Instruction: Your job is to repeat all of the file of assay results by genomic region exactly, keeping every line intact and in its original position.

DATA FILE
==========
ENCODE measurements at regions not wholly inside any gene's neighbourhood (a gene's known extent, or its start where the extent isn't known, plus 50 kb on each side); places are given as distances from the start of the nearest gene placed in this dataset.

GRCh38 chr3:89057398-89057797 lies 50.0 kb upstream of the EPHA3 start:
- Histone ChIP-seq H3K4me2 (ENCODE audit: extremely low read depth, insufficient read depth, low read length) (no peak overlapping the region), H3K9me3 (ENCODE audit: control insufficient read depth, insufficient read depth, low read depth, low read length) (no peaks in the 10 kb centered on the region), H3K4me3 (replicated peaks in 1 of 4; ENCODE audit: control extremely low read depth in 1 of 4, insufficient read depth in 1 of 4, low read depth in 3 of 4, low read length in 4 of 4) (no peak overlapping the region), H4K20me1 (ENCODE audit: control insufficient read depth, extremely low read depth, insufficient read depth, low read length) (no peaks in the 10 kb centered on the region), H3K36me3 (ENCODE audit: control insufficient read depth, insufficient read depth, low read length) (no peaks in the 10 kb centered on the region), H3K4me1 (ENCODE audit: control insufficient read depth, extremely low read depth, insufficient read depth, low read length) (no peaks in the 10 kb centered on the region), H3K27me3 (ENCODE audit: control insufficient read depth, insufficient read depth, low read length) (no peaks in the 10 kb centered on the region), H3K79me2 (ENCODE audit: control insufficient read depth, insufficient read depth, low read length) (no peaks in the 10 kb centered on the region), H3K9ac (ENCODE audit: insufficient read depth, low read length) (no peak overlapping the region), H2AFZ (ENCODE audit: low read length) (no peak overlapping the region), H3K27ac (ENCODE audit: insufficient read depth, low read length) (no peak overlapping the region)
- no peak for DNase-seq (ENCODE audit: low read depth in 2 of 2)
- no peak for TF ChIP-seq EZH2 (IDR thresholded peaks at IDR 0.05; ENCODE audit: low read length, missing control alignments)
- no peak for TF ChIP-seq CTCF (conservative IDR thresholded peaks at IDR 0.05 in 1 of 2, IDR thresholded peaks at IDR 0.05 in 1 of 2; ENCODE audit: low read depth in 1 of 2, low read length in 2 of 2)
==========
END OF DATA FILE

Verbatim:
ENCODE measurements at regions not wholly inside any gene's neighbourhood (a gene's known extent, or its start where the extent isn't known, plus 50 kb on each side); places are given as distances from the start of the nearest gene placed in this dataset.

GRCh38 chr3:89057398-89057797 lies 50.0 kb upstream of the EPHA3 start:
- Histone ChIP-seq H3K4me2 (ENCODE audit: extremely low read depth, insufficient read depth, low read length) (no peak overlapping the region), H3K9me3 (ENCODE audit: control insufficient read depth, insufficient read depth, low read depth, low read length) (no peaks in the 10 kb centered on the region), H3K4me3 (replicated peaks in 1 of 4; ENCODE audit: control extremely low read depth in 1 of 4, insufficient read depth in 1 of 4, low read depth in 3 of 4, low read length in 4 of 4) (no peak overlapping the region), H4K20me1 (ENCODE audit: control insufficient read depth, extremely low read depth, insufficient read depth, low read length) (no peaks in the 10 kb centered on the region), H3K36me3 (ENCODE audit: control insufficient read depth, insufficient read depth, low read length) (no peaks in the 10 kb centered on the region), H3K4me1 (ENCODE audit: control insufficient read depth, extremely low read depth, insufficient read depth, low read length) (no peaks in the 10 kb centered on the region), H3K27me3 (ENCODE audit: control insufficient read depth, insufficient read depth, low read length) (no peaks in the 10 kb centered on the region), H3K79me2 (ENCODE audit: control insufficient read depth, insufficient read depth, low read length) (no peaks in the 10 kb centered on the region), H3K9ac (ENCODE audit: insufficient read depth, low read length) (no peak overlapping the region), H2AFZ (ENCODE audit: low read length) (no peak overlapping the region), H3K27ac (ENCODE audit: insufficient read depth, low read length) (no peak overlapping the region)
- no peak for DNase-seq (ENCODE audit: low read depth in 2 of 2)
- no peak for TF ChIP-seq EZH2 (IDR thresholded peaks at IDR 0.05; ENCODE audit: low read length, missing control alignments)
- no peak for TF ChIP-seq CTCF (conservative IDR thresholded peaks at IDR 0.05 in 1 of 2, IDR thresholded peaks at IDR 0.05 in 1 of 2; ENCODE audit: low read depth in 1 of 2, low read length in 2 of 2)